A few days ago I wrote about Google Classroom and Personal Accounts. I applied for early access and was granted it today! The nerd in me is super geeked.
This is a game changer for me. First of all, I enjoy sharing my knowledge of Google Classroom with the masses. Secondly, a friend and I thought about created classes that people could take to become more proficient in technology use in the classroom. THIS is the perfect tool to get that going.
I can’t wait to see what uses others come up with.
This year I have been giving out a few ‘Ransomes’ each week. I know what you’re thinking, no I did not hijack personal objects from students and offer to return them in exchange for payment of Kit Kat minis (my totes faves!) No, Ransomes are little notes I leave for students like this one:
I do usually put their name on them as well.
I didn’t think much of the habit. I just thought it was cute and a nice way to send a positive message to my students. It wasn’t until Parent-Teacher Conferences last week that I realized how much they mean to the students. Sometimes it’s easy for us to overlook how much a simple gesture means to a child. One of my parents told me that the Ransome I had given her son had made his day. He was so proud of that note, he put it in his room at home. It was something that made his day and the mom’s day, too.
What I Do
Go to Ransomizer and type your message in the box provided. When you’re ready, select the ‘Ransomize’ button. You can customize the font, colors, etc. I then take a screenshot of the Ransome Note and place that in a Google Doc to print. I print 5 per week.
Give it a try. Your kids will love it and it’s a great way to connect with your students.
This week in Social Studies I have students using a Hyperdoc to research information on the Great Plains Indians (the information is then recorded on a Google My Map). This is the 3rd installment in a 4 part study series. In the first 2, I told the students to only use the information provided. I intentionally incorporated videos as a part of their resources knowing that this learning style suits some of my students better. However, this time, I left off any video resources and added the task of finding at least one of their own resources. They are to record information and the search query used.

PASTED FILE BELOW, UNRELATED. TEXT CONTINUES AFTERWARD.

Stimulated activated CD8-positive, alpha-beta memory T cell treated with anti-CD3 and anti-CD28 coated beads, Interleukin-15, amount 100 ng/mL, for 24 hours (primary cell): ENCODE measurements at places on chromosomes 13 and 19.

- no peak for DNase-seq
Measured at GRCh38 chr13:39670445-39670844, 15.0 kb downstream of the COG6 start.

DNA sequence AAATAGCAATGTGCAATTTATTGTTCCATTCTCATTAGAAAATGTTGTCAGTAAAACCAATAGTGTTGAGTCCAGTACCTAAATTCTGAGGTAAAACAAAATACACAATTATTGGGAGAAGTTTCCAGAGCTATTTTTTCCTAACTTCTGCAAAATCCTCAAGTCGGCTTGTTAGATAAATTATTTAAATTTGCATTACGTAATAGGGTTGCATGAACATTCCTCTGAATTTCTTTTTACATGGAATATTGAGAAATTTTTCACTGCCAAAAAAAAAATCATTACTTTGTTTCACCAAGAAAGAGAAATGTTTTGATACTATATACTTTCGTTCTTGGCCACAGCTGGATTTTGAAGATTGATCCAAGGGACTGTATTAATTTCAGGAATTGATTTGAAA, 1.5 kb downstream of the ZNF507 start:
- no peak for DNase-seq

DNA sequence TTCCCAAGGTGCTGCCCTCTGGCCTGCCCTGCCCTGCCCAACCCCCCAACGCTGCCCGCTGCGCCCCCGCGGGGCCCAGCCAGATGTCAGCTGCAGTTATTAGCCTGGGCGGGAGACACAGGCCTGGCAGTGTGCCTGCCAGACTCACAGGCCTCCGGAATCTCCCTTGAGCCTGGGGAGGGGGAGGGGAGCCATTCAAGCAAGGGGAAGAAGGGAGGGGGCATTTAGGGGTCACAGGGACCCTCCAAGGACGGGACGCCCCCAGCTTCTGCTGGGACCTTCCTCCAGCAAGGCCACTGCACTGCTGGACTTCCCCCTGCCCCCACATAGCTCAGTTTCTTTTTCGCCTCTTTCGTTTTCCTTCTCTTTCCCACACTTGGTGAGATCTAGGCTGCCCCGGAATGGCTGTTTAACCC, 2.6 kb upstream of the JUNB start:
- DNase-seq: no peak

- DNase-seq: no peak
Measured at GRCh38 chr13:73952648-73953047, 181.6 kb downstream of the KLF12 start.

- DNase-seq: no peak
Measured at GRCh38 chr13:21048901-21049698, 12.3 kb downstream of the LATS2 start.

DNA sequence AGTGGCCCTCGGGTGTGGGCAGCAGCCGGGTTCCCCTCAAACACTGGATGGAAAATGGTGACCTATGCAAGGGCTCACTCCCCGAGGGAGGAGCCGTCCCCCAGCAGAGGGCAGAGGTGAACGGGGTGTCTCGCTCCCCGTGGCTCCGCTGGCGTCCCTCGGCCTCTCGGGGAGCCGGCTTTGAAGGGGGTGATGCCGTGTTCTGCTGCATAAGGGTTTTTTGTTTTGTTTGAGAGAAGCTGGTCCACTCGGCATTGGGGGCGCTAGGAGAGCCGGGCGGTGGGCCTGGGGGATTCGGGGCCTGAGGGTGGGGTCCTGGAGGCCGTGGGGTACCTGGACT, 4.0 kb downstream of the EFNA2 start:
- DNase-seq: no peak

Then this happened…
I know what you’re thinking, “Uh, huh. A student found a video and is taking notes. Um, wasn’t that the assignment?” And yes, yes it was. BUT…this is no ordinary student. This is the student that has declared (several times), “I hate reading! Don’t make me read. I’m not reading anything!” This is the student that will play around in order to NOT do work – I suspect much of it is too difficult for Student X. This is the same student that can’t sit still for more than 30 seconds. YET, after Student X stopped freaking out that I didn’t include a video and realized they could look one up, Student X then sat for 40 MINUTES watching the video and taking notes…away from the group…working the entire time.
THIS is what happens when we give students the Freedom to learn in a style that best suits them. Student X knew what style worked best for him/her. Student X researched and learned the necessary material in order to support the group project.
This was a HUGE win!